After more than a decade of ridiculous success, I have come to regard the first round of the NFL Draft as something of a second Christmas. Every year I wait for Steelers Director of Football Operations Kevin Colbert to select the next star for the Black & Gold, and I am almost never disappointed. My annual victory dance, performed with gusto after every one of Pittsburgh's recent first-round selections, has become so sacred that I can't believe I am about to say this: The Steelers should trade out of the first round.
Hear me out.
For a conference champion, the Steelers have a lot of needs. Everyone knows that offensive line is still a problem area for the Steelers. I don't know a single fan who is anxious to watch another season of Jonathan Scott getting blown up, no matter how many injuries we have to deal with. The tackle position is of particular concern, as the Steelers have only Max Starks (coming off of a serious injury in 2010), Willie Colon (contract and injury problems), and Flozell Adams (older than both of your grandfathers combined) as serious contenders to start.
Pittsburgh has had to deal with similar injury problems on the defensive front. Defensive ends Aaron Smith and Brett Keisel are still elite players when they are on the field, but injuries have made them tough to count on. To make matters worse, Casey Hampton, 33, could use an heir.
Finally, the Steelers could really use a corner. The Saints, Patriots, and Packers taught us a valuable lesson: the Steelers are vulnerable to teams that like to spread the field. A young corner or two might be just what the doctor ordered.
Thankfully, there is reason to believe that the Steelers can address all of those need in this year's draft.
Though we should always be suspicious of what information coaches and GMs are willing to give away before the draft, it is worth mentioning that Colbert has twice stated publicly that this year's draft class is rich in talent at positions that the Steelers probably covet.
At the 2011 NFL Scouting Combine, Colbert singled out the tackle position as being particularly deep in this year's draft. In the months that followed, Colbert at least behaved like a man who means what he says, scheduling a few mid- to late-round tackle prospects - James Carpenter, Jarriel King, and Marcus Gilbert - for pre-draft visits. Pitt standout Jason Pinkston has also paid a visit to the Black & Gold front office recently. In another interview at the NFL owners' meetings, Colbert again extolled the virtues of this year's tackle crop, but he also made sure to highlight the depth at cornerback and wide receiver and on the defensive line. It is, of course, unclear whether Colbert is tipping his hand or blowing smoke, but the fact that he seems excited about nearly every position of need in this year's draft should come as welcome news to Steeler Nation.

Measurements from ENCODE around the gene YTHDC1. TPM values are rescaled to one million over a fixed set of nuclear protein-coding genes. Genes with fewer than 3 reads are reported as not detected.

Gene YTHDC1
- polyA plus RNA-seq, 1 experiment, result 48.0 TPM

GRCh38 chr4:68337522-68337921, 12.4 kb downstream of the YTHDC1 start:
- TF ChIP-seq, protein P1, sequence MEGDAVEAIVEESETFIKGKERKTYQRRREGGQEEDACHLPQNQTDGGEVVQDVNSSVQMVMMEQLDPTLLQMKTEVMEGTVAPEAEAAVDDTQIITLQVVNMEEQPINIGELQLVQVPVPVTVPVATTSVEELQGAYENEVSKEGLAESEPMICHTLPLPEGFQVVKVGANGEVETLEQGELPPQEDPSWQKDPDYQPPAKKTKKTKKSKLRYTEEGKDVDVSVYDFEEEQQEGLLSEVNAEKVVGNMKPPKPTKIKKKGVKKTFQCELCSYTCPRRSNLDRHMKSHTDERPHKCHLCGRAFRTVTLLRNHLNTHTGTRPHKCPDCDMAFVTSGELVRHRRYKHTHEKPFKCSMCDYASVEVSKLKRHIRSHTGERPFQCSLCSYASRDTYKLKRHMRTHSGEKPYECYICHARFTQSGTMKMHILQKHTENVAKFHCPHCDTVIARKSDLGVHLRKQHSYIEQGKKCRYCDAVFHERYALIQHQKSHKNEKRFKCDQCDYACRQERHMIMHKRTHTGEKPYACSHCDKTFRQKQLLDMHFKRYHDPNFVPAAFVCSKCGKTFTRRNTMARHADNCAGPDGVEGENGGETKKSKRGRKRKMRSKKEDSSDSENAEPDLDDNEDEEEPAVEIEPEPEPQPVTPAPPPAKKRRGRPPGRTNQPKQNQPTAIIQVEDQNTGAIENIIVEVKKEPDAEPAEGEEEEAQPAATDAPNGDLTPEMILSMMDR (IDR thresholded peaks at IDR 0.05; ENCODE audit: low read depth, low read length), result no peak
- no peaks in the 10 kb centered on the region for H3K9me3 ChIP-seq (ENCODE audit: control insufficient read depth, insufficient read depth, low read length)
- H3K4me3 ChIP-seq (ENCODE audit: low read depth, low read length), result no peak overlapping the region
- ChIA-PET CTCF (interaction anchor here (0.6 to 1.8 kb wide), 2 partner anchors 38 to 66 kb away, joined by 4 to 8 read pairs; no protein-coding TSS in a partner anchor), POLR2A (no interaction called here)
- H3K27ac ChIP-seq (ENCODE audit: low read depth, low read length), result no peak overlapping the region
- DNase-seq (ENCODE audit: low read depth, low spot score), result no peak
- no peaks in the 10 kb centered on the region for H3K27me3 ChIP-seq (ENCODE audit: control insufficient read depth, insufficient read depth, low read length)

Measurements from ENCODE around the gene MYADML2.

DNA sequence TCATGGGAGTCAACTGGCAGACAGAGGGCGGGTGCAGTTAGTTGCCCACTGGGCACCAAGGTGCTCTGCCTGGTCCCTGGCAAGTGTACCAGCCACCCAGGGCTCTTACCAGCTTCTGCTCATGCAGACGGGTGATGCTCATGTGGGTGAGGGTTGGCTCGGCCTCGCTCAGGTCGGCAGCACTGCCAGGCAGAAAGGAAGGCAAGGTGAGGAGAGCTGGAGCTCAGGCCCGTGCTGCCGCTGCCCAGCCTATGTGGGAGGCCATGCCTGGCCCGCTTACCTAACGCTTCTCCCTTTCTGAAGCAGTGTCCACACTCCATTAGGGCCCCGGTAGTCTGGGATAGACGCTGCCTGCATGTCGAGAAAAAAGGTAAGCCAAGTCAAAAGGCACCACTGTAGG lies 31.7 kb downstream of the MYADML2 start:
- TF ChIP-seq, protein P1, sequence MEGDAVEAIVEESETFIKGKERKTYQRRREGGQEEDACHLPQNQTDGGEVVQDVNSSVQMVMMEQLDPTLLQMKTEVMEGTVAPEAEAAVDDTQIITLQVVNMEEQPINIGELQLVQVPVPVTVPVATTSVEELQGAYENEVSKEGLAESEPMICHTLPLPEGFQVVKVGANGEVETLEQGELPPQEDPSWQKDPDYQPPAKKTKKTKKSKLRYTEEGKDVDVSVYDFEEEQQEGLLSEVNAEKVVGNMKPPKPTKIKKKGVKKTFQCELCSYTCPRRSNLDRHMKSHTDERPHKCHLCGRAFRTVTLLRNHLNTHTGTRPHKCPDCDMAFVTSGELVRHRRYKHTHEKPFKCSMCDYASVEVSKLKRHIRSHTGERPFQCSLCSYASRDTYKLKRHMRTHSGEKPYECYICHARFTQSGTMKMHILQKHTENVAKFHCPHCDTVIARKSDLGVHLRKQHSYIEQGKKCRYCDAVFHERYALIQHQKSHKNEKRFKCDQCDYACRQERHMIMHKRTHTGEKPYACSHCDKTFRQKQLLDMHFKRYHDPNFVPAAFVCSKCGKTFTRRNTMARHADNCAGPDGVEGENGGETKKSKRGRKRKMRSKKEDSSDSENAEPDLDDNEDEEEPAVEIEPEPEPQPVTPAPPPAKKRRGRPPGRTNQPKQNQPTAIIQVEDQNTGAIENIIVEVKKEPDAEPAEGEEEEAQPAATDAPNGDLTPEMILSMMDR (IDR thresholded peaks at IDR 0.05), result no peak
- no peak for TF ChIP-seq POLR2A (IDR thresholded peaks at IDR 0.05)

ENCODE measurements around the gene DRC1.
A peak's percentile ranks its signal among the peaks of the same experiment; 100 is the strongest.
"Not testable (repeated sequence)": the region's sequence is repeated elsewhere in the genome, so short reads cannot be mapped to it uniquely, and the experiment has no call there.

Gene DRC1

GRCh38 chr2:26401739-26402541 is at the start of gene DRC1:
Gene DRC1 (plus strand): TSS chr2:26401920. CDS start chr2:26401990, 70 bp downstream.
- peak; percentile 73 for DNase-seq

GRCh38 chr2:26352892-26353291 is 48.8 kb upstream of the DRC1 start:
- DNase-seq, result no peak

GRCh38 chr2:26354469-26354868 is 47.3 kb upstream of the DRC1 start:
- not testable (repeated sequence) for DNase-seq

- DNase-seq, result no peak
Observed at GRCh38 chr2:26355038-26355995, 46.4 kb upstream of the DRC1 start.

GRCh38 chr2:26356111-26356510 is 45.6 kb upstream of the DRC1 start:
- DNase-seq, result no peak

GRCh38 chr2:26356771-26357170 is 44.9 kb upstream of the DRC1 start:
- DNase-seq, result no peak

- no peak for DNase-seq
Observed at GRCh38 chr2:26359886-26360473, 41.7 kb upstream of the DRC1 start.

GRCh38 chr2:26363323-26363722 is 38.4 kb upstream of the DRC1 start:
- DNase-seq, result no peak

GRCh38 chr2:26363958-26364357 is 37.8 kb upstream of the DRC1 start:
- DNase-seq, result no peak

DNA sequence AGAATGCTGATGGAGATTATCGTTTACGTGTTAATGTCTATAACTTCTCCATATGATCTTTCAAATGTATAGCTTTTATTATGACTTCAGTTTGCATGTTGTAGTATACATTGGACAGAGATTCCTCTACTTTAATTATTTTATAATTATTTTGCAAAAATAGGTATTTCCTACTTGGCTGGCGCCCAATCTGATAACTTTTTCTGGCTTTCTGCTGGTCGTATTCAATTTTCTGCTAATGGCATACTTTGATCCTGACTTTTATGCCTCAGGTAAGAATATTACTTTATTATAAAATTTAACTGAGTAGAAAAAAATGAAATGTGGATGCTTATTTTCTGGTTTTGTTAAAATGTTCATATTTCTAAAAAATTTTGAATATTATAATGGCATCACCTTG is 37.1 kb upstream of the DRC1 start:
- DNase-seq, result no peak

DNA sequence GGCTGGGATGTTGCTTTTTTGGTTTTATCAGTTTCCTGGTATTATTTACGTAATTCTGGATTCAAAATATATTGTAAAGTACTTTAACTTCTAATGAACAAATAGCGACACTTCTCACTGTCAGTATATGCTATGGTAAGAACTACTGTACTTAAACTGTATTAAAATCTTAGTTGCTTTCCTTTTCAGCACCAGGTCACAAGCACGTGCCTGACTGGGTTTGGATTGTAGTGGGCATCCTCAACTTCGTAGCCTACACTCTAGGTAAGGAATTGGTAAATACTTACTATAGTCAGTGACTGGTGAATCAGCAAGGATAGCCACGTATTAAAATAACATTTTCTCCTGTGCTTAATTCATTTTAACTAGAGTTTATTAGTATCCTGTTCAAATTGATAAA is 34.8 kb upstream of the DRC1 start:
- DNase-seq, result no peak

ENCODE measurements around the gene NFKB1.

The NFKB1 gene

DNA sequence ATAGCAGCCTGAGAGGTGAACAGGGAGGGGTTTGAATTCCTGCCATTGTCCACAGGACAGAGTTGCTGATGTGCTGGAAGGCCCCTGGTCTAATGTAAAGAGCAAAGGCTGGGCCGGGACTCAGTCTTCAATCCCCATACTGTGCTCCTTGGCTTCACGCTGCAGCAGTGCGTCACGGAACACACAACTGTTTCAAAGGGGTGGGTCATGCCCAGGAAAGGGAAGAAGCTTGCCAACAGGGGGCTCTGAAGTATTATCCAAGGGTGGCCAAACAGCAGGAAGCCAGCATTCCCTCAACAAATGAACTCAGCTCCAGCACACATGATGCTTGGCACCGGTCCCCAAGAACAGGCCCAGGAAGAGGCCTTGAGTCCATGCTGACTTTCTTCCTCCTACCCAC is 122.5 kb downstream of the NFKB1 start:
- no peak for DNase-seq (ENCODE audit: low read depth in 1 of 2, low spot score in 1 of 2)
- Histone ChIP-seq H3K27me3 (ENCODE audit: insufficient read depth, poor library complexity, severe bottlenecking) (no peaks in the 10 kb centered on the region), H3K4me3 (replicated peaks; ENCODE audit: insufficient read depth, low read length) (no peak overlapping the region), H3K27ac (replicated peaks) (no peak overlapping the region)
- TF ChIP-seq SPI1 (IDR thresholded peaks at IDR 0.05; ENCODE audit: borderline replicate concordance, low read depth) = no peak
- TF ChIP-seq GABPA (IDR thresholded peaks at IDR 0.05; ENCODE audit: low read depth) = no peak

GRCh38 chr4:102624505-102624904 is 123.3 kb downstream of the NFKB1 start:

But if the Steelers are right about the depth and quality of the players they could take this year, it only makes sense to try to acquire as many picks as possible. Unfortunately, the Steelers did not receive any compensatory picks from the league, meaning that they will have to get by with their original seven picks alone. According to the NFL trade chart that all teams supposedly reference, moving down from the No. 31 overall pick to say, No. 36 could net the Steelers an extra fourth-rounder, if not more.
In fact, the Steelers might find lots of suitors for such a trade. I think the most likely trade partners are those teams who possess early second rounders and gaping holes at the quarterback position, such as the Cardinals, Bills, Titans, or even the Broncos. All of these teams could end up fearing that an organization above them, such as the Patriots or the Bengals, are taking a signal caller in the second. If the Panthers take a player not named Blaine Gabbert with the first overall pick, then you can expect lots of quality QB talent to slip down draft boards, making it even more tempting for one of these teams to give the Steelers a call.
If the Steelers do trade down, they are likely to find lots of quality talent left to choose from. There are a number of corners, for instance, that could still be around in the second, including Texas' Aaron Williams, Virginia's Ras-I Dowling, Utah State stud Curtis Marsh, and - my personal favorite - Texas corner Curtis Brown. (Some sites consider Marsh and Brown to be middle-round talents, but I don't think either of them will last through the second round.) OLs like Villanova's Benjamin Ijalana or Baylor's Danny Watkins could be available in the early second as well. Finally, the Steelers could easily grab a great five-technique defensive lineman like Baylor's Phil Taylor or Muhammad Wilkerson of Temple if the conditions are right.
In the end, it seems difficult to second-guess Colbert when it comes to first-round strategy. If the Steelers pick somebody at No. 31, it probably means that they did their homework and absolutely had to take him in the first. On the other hand, the Steelers have never ducked out of the first in the Colbert era; perhaps this is the year to give it a shot.
Waiting around that much longer to see who the Steelers pick is hardly an attractive proposition for most fans, but hey, at least we can still laugh at whomever Cleveland chooses. And the Steelers might get a few extra contributors too.